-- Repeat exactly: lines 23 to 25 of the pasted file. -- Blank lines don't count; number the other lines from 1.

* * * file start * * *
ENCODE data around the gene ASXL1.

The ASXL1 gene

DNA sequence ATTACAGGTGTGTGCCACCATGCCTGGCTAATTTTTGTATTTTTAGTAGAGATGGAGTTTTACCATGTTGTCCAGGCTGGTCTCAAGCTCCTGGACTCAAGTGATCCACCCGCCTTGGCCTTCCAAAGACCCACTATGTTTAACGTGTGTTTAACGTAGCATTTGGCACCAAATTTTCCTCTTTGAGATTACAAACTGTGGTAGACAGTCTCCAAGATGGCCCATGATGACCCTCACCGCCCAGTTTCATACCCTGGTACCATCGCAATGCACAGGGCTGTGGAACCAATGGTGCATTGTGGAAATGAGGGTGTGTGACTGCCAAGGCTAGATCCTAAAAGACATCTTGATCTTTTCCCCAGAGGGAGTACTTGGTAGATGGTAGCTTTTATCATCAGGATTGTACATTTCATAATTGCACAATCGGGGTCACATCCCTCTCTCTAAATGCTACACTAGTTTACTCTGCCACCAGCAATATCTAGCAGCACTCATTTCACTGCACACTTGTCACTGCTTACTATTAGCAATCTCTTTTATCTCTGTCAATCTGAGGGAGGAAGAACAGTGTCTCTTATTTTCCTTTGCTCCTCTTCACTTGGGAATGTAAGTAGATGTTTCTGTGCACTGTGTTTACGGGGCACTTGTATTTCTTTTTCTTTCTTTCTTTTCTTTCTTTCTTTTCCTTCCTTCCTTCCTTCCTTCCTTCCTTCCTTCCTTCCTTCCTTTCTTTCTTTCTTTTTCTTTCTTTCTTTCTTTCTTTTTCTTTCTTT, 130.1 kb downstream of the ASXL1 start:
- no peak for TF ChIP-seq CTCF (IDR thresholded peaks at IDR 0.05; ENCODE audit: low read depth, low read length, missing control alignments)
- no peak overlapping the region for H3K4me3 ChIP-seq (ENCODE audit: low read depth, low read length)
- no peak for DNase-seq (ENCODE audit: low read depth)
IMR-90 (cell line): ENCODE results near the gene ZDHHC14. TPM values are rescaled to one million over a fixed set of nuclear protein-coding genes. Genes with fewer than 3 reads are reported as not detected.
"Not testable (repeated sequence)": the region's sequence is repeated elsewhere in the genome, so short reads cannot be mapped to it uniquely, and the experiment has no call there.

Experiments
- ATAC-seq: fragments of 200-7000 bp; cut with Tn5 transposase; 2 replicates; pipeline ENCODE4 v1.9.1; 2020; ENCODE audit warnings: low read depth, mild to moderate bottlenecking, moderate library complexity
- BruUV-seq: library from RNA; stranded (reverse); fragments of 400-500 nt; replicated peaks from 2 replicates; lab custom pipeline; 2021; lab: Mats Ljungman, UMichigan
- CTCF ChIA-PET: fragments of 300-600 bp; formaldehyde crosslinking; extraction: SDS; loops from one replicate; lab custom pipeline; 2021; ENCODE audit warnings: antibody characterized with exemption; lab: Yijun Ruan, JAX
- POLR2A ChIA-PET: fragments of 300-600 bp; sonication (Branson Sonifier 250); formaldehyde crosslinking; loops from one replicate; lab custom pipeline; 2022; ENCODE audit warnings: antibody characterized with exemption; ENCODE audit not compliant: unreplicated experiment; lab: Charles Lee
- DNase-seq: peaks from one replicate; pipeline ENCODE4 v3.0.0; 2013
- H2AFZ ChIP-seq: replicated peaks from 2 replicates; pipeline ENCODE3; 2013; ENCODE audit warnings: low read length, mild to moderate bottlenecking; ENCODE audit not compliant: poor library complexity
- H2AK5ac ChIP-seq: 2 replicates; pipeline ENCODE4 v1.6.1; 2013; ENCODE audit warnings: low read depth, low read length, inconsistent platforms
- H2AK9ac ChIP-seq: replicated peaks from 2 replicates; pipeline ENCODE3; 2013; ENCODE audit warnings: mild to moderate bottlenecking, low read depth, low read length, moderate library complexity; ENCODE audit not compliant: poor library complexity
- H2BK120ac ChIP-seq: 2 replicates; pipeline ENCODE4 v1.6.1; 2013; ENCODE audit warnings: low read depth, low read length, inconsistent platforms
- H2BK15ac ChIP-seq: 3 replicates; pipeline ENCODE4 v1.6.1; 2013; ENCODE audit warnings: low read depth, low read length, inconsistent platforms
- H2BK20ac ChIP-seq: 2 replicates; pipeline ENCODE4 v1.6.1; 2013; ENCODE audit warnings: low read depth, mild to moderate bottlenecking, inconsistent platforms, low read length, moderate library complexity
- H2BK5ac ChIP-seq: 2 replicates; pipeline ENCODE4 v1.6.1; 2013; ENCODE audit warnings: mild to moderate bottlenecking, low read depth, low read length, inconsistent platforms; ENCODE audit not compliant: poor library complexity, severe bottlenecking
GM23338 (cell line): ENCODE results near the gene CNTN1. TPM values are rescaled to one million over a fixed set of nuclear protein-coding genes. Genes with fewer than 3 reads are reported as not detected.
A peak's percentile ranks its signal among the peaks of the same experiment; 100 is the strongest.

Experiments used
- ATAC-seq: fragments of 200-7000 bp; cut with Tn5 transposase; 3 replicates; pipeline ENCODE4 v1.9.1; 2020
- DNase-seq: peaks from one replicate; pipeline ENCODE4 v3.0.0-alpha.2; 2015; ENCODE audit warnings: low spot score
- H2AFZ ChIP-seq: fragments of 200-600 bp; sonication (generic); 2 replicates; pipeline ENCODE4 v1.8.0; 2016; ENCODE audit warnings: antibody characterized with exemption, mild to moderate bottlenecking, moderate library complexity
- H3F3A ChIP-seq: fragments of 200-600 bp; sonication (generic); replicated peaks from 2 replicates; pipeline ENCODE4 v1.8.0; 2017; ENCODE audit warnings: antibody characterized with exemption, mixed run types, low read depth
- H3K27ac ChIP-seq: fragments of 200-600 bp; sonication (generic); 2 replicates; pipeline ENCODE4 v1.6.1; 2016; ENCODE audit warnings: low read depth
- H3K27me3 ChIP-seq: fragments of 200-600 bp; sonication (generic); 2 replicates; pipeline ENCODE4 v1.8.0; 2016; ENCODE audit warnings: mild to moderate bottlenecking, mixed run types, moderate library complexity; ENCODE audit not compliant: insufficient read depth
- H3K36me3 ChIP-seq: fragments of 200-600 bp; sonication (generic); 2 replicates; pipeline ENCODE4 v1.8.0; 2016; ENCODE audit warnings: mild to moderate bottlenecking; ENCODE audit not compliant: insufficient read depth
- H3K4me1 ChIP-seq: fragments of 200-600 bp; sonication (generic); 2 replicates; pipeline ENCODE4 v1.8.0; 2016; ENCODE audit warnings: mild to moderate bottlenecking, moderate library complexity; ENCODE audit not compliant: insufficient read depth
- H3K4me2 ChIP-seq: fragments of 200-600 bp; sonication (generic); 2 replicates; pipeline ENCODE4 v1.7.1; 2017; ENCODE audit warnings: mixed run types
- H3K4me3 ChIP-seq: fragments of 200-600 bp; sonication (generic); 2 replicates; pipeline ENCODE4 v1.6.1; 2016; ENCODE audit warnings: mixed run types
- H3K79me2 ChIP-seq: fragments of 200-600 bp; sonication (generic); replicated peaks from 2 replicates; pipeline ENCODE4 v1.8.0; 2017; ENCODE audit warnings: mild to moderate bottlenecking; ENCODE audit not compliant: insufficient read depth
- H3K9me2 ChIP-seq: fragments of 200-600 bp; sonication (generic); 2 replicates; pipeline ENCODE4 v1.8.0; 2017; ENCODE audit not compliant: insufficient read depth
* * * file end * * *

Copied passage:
A peak's percentile ranks its signal among the peaks of the same experiment; 100 is the strongest.

Experiments used
- ATAC-seq: fragments of 200-7000 bp; cut with Tn5 transposase; 3 replicates; pipeline ENCODE4 v1.9.1; 2020